1- There is no work culture in the company. It is hire & fire policy. When work is there & manpower is needed, you are welcomed with flowers and roses & bouquets of dreams and shown that sky is the limit for growth opportunities within this company. There is no walk the talk. Ground reality is somewhat different. Lots of operational issues exist as can be seen by the incompetence of project team leaders to provide solutions to the software engineering team and poor team handling manners exhibited by them. Also just because the company lost a client project due to current covid-19 emergency scenario although client cited poor work quality & dissatisfaction at the progress rate of project, the team working on it was fired. Project head informs termination decision to HR & next day CEO also confirms the same citing organizational cost cutting reasons. Hence there doesn't exist in the company any proper HR Policy or Culture. HR's role is only to recruit people, train them for client's project requirement & exit formalities. HR has no say in organizational policy matters & decisions. It is purely a support function.
2- On Saurabh's part, he just went by hearsay from the Project Head Kulkarni about aggressive growth, hiring at rapid speed with one sided employee bond, training the software engineers, etc.The first thing Saurabh as HR Head should have done is asses the company's organizational or work culture, what is it working here like, how are teams managed, what is the retention policy and career progression, etc. Saurabh didn't do any of this nor demonstrate leadership in his role as Head HR. He was merely following instructions from his other functional colleagues.
HR should have been called in early to help shape the discussions and steer the actions.Neha on her part responsible for training should have escalated or brought out in appropriate forums, the treatment meted out by project team leaders to her batch of trained software engineers. This way she could have come out in support of her trainees when client issues surfaced over the speed of project, delays, poor quality of work, and delay in resolving queries. The problem was not with the software development team but with few team leaders who were not co-operative, squeezing their team excessively and unable to provide them technical solutions of issues rose by members in daily meetings resulting into increasing disengagement and absence from work among the software project development team members. Neha had informed this feedback to Saurabh, but somehow Saurabh did not apprise Kulkarni of the matter nor to the CEO resulting in the disastrous scene of their termination. They became the scapegoat of someone else's lackadaisical attitude. This was the second thing that went wrong. Had this been handled properly and timely, the disaster could perhaps have been avoided.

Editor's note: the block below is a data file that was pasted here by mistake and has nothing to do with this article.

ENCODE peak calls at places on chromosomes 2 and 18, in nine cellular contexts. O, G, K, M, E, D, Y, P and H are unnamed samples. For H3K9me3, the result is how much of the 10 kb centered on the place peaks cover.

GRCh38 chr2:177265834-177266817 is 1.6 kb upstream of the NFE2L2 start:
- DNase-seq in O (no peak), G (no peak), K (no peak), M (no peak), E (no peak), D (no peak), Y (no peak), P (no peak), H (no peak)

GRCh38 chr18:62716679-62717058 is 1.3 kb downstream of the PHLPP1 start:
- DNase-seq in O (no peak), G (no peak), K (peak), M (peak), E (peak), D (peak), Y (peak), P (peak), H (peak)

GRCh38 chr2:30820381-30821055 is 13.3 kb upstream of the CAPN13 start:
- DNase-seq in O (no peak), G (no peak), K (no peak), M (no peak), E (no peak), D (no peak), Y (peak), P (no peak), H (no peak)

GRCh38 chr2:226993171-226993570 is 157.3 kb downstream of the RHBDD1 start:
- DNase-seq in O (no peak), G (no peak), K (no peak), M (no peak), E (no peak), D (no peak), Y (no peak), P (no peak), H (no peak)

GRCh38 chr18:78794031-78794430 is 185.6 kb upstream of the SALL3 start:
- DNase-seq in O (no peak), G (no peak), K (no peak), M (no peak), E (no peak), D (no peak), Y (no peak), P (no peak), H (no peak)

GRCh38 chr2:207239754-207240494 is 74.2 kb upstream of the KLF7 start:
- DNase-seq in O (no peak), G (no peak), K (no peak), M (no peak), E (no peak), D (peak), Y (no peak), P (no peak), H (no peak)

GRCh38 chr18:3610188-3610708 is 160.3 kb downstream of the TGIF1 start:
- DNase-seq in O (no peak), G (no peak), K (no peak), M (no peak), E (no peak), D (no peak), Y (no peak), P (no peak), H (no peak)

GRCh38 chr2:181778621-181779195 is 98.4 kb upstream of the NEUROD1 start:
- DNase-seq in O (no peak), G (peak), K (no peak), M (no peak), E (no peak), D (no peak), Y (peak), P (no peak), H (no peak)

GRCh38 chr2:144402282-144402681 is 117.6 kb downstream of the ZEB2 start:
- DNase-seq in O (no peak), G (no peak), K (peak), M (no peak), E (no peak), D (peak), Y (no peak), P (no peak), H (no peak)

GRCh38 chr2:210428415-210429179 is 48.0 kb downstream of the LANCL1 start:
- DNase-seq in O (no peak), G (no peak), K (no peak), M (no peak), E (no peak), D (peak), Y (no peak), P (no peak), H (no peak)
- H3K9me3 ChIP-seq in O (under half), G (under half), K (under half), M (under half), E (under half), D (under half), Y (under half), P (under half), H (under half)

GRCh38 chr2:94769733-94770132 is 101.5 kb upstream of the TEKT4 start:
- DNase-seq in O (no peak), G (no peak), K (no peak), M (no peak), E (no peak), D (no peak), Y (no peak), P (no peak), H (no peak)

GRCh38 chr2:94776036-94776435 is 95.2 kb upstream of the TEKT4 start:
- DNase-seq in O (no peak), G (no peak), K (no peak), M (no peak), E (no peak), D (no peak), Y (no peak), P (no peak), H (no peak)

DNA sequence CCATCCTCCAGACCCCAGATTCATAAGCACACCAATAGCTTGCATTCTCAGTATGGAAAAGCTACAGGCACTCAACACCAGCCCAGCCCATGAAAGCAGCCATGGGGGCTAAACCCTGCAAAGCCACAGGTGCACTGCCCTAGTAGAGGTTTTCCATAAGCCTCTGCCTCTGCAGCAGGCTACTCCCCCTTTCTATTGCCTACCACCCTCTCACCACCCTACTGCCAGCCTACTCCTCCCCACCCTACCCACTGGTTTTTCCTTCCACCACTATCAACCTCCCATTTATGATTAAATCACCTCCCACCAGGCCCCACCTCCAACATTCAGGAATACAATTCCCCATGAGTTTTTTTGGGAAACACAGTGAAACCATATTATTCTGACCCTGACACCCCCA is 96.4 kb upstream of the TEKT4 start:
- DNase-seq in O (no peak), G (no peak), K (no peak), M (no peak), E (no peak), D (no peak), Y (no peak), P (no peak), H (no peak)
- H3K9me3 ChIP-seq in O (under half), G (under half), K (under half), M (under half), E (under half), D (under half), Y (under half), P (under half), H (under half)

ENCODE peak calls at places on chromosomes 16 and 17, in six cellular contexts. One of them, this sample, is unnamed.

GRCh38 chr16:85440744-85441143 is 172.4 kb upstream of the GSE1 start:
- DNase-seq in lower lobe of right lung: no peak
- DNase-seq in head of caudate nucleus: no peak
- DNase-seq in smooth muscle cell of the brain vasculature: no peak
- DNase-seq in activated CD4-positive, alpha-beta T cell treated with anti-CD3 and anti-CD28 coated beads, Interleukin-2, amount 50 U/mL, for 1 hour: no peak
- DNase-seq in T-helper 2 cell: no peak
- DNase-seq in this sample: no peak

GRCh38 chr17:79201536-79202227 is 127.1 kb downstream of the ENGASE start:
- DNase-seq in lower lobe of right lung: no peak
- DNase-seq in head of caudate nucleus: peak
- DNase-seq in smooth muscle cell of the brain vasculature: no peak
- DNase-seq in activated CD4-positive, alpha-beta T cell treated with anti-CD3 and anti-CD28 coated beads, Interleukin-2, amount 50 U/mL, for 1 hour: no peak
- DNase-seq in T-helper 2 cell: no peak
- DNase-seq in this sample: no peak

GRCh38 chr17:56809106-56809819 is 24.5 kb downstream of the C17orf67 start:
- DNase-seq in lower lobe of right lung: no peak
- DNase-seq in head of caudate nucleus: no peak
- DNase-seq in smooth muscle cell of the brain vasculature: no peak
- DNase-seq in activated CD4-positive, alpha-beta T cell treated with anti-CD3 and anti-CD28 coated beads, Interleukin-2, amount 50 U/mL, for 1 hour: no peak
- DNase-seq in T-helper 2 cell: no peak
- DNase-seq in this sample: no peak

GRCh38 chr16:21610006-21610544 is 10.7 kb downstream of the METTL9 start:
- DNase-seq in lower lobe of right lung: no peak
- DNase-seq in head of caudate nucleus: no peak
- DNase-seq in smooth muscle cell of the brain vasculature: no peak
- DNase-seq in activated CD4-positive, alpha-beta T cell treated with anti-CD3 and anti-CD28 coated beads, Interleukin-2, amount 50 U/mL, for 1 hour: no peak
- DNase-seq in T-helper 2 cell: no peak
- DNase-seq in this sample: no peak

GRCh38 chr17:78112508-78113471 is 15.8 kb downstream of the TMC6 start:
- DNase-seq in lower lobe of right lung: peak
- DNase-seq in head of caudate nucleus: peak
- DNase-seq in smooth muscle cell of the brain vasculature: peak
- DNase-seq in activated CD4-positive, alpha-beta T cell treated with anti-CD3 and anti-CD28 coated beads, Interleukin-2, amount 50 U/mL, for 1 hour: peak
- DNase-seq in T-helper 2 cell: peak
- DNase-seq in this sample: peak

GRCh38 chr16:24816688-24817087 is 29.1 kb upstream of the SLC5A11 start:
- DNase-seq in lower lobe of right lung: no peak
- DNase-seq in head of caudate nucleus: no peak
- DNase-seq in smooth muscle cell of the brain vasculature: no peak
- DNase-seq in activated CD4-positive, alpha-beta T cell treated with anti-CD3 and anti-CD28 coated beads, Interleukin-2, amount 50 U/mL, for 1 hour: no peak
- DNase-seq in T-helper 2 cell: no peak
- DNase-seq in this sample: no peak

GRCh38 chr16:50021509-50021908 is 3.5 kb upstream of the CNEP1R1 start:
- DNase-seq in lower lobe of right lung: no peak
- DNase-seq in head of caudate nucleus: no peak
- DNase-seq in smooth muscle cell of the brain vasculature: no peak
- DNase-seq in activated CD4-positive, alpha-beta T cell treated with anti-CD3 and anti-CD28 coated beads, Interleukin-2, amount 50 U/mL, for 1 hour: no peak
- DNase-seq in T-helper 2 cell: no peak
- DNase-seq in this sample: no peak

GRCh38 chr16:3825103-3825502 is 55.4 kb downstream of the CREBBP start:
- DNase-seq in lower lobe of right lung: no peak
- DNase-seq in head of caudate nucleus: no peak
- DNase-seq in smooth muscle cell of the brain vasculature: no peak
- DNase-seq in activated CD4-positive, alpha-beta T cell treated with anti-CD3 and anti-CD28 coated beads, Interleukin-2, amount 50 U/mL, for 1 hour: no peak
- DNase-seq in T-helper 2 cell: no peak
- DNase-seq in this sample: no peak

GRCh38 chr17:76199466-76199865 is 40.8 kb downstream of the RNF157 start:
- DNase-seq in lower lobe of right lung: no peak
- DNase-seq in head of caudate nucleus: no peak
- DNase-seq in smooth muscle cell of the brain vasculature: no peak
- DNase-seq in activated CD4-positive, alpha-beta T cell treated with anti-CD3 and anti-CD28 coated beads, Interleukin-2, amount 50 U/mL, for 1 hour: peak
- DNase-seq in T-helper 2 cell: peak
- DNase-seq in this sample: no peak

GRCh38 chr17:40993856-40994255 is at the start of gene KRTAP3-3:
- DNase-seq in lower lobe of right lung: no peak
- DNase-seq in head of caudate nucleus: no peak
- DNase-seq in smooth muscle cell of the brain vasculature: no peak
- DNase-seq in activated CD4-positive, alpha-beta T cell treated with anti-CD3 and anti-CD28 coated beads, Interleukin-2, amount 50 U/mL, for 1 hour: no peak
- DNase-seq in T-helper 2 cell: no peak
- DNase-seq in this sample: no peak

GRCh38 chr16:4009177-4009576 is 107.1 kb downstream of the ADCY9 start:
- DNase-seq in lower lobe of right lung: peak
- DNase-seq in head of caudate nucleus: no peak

3- Absolutely not, this type of hire and fire policy is not good for any organisation in the long run. Slowly by word of mouth these type of practices & culture will spread in the industry and the company will be unable to recruit good quality talented people if such practices are prevalent. If the company does not support its employees during bad times or in times of crisis, how can they expect its employees to support them when they require.